Another option, is to join online mesothelioma support groups. As charities supporting families and victims of asbestos diseases, the Mesothelioma Applied Research Foundation (The Meso Foundation) or the Asbestos Disease Awareness Organization (ADAO) provide a community for those whose lives have been devastated by these diseases to join together in solidarity. Both organizations have active Facebook communities and host conferences and events throughout the year.
File an Asbestos Lawsuit
Another common feeling that stems from grief is anger. If you lose someone to mesothelioma, it is perfectly normal to be angry about it – especially when you realize that corporate greed and malfeasance in the asbestos industry directly led to your loved one’s cancer. When a person is responsible for another person’s death, the responsible party should expect to face criminal charges. When a corporation is responsible for someone’s death, however, the only recourse is to file a lawsuit against them and win a legal settlement or verdict. In the case of mesothelioma, this generally follows a personal injury or wrongful death claim.
In addition, as you likely know, mesothelioma is an extremely expensive disease. The cost of mesothelioma treatments, transportation, home care, lost wages and funeral expenses can be substantial. Filing a mesothelioma lawsuit may help cover medical expenses associated with specialized treatments not covered by health insurance.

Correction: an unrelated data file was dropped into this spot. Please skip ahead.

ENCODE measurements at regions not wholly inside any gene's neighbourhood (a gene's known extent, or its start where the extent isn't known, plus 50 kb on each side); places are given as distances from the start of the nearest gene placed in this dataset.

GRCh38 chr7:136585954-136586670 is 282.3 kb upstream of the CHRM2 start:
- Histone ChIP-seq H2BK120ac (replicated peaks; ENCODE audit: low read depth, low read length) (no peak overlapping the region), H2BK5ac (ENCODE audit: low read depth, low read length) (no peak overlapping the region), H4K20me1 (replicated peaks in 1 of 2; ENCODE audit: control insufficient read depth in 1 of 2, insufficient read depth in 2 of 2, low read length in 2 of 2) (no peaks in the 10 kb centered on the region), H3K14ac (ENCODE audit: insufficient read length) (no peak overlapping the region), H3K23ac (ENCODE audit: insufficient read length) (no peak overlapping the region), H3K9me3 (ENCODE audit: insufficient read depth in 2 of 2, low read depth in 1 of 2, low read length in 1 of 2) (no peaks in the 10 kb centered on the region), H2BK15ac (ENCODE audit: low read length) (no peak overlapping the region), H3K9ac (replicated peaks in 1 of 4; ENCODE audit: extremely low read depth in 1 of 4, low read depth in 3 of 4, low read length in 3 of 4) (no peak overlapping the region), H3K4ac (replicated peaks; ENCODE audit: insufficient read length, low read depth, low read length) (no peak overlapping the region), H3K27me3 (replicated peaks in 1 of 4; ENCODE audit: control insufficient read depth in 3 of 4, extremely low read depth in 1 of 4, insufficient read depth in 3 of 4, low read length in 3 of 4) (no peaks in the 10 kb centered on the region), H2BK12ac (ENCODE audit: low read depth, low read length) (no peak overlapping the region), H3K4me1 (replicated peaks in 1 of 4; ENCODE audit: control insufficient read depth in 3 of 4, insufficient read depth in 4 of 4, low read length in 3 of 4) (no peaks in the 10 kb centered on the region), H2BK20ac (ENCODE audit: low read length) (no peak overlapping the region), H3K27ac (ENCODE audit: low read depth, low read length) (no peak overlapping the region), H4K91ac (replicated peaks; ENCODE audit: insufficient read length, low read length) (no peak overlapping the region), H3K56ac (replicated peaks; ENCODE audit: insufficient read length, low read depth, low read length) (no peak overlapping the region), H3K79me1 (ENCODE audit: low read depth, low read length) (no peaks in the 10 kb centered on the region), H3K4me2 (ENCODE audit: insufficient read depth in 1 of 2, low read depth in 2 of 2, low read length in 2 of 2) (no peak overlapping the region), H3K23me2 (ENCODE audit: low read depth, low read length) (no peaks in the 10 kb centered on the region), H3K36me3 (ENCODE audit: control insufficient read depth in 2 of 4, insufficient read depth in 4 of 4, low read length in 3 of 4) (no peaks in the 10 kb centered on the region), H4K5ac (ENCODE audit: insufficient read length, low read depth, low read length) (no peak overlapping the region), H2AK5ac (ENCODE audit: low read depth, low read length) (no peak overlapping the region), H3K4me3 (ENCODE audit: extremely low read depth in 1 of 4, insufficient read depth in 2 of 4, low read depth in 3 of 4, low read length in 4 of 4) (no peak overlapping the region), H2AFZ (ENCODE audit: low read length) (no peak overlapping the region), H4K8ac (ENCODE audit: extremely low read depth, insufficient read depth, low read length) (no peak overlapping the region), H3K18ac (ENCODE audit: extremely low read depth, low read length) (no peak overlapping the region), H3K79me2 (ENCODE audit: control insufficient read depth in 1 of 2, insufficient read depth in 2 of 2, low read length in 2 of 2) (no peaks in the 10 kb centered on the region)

Seeking justice for your loved one who has died from mesothelioma can help with the grieving process. If you are interested in filing an asbestos lawsuit, it is important to speak with an experienced mesothelioma attorney as soon as possible. If you delay, the statute of limitations and other factors may prevent you from obtaining the full compensation you deserve.
Just making the first call can be an important step in addresses the grief of losing someone to mesothelioma or an asbestos-related disease. Click here to schedule a free consultation about your potential mesothelioma case.
Raise Awareness of the Dangers of Asbestos Exposure
Many grieving people feel helpless about their situations. This feeling of helplessness can be quite overwhelming and self-perpetuating. In other words, when a person feels helpless to change their situation, they begin to feel as if nothing they do will change their situation.
One powerful way to counteract this feeling of helplessness is to help others. If you are grieving the loss of someone who died from mesothelioma, you can no longer change the course of his or her prognosis. Instead, you can help educate other people who may not yet know the risks of developing this destructive disease. Perhaps you can help in efforts to research, combat and overcome mesothelioma and asbestos exposure.
Start by contacting patient advocacy and research organizations dedicated to fighting mesothelioma. Mentioned above, the Meso Foundation, is a nonprofit organization dedicated to research, education and advocacy for survivors and families dealing with mesothelioma. Likewise, ADAO is a nonprofit that advocates for awareness of the dangers of asbestos exposure.
By supporting these organizations, you may find the strength to combat feelings of helplessness and better deal with the grief from losing someone. Your actions could make a difference for another patient or family grappling with a diagnosis of mesothelioma or asbestos-caused lung cancer or asbestosis.